OPEC Output Bounces Back Amid Saudi Arabia Recovery
(Bloomberg) -- OPEC’s oil production rebounded in October from an eight-year low as Saudi Arabia swiftly recovered from an attack on its biggest crude-processing plant.
The Organization of Petroleum Exporting Countries’ 14 members pumped an average of 29.7 million barrels of oil a day last month, an increase of 1.11 million barrels a day from September, according to a Bloomberg survey of officials, ship-tracking data and estimates from consultants including Rystad Energy AS, JBC Energy GmbH and Petro-logistics.
OPEC’s production increase last month was mainly driven by Saudi Arabia’s 1.23 million-barrel a day recovery in output to 9.88 million barrels a day. There were smaller increases from Algeria, Libya and Venezuela.
In September, an attack on Saudi Arabia’s energy facilities temporarily halved the world’s biggest crude exporter’s output and highlighted the fragility of global supply chains as well as the vulnerability of an industry that is the kingdom’s lifeblood.
The oil producer group and its allies, known as OPEC+, are due to meet in December to discuss whether steeper cuts to crude supply will be needed to shore up prices amid a surplus and signs of weaker demand. A renewal of January’s 1.2 million-barrel-a-day output cut is widely expected, yet there have been calls from banks for the alliance to deepen them further when it meets in Vienna next month.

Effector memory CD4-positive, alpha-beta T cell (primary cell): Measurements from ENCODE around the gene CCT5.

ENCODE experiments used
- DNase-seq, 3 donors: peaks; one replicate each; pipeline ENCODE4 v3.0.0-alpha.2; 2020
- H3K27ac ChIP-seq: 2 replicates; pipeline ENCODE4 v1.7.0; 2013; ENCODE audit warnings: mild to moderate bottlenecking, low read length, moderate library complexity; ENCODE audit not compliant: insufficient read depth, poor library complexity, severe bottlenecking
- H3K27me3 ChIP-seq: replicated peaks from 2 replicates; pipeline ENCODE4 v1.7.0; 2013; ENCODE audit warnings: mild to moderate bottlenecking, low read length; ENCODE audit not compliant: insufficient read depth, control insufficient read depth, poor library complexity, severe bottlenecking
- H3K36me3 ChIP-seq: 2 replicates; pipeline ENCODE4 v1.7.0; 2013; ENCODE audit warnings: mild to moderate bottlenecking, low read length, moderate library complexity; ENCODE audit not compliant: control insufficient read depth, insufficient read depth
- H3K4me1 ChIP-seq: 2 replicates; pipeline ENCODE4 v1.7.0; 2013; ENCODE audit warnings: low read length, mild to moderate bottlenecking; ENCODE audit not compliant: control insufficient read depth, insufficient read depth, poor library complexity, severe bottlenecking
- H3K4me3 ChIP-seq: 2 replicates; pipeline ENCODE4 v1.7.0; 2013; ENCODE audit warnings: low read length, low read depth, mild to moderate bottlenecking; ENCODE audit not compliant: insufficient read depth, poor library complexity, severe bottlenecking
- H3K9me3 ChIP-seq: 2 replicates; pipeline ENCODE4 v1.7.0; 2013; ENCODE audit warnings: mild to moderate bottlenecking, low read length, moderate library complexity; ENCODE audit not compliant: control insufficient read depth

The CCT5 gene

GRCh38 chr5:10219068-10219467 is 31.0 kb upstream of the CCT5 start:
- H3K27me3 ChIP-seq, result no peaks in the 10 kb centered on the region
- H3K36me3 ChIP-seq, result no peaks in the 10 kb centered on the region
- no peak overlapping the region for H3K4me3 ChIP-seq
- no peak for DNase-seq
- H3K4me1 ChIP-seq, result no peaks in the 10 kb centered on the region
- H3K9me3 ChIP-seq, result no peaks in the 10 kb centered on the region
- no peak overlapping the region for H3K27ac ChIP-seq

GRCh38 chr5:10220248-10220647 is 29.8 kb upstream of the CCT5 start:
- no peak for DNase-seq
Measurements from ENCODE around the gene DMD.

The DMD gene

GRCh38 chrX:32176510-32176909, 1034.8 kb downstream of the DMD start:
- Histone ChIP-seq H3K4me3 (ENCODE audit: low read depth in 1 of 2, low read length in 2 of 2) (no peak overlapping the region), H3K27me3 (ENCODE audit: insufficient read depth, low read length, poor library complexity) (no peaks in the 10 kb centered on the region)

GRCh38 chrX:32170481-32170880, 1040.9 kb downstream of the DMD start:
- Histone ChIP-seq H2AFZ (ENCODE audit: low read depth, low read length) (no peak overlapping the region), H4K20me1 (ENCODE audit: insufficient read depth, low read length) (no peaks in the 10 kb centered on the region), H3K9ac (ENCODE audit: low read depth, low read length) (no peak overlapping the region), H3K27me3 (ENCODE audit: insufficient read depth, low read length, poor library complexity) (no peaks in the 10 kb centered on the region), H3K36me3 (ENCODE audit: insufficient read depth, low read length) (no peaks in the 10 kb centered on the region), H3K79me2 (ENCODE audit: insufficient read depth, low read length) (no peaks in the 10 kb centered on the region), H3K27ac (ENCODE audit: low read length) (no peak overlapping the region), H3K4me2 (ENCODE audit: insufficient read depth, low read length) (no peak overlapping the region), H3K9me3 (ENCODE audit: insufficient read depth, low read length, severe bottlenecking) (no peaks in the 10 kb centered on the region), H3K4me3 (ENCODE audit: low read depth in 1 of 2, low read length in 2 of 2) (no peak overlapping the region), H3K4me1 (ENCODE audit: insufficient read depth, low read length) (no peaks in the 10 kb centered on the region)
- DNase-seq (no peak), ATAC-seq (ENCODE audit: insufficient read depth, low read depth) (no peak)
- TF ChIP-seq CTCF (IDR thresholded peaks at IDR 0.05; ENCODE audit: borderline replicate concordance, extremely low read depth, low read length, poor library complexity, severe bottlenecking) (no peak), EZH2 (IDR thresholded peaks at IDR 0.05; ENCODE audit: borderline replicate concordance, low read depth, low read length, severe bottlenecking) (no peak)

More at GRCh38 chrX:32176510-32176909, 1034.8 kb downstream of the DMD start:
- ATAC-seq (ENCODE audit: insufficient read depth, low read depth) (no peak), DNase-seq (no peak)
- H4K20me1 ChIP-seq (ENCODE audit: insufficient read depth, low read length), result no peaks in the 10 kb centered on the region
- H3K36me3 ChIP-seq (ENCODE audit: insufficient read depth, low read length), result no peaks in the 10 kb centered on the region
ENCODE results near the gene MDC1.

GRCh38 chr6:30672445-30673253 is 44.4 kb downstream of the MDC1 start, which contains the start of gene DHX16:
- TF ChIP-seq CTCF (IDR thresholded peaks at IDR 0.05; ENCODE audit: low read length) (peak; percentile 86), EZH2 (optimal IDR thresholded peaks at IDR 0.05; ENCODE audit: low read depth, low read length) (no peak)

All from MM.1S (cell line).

OPEC’s steepest production drop last month was in Ecuador, which suspended major oil fields and halted crude sales amid protests against government austerity measures, before it later managed to lift force majeure. The country saw its output plunge by 120,000 barrels a day in October, down to 420,000.
Iraq’s output decline wasn’t far behind Ecuador’s, with a 100,000-barrel a day drop, down to 4.68 million barrels a day. Yet, OPEC’s second-largest crude producer still wasn’t compliant with its OPEC+ cuts target. Nigeria, which produced 20,000 barrels a day less in October, was also under-compliant. Crude output also fell in Angola, Iran and Kuwait.
--With assistance from Julian Lee, Brian Wingfield, John Deane, Fabiola Zerpa, Grant Smith, Elisha Bala-Gbogbo and Prejula Prem.
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Helen Robertson, John Deane
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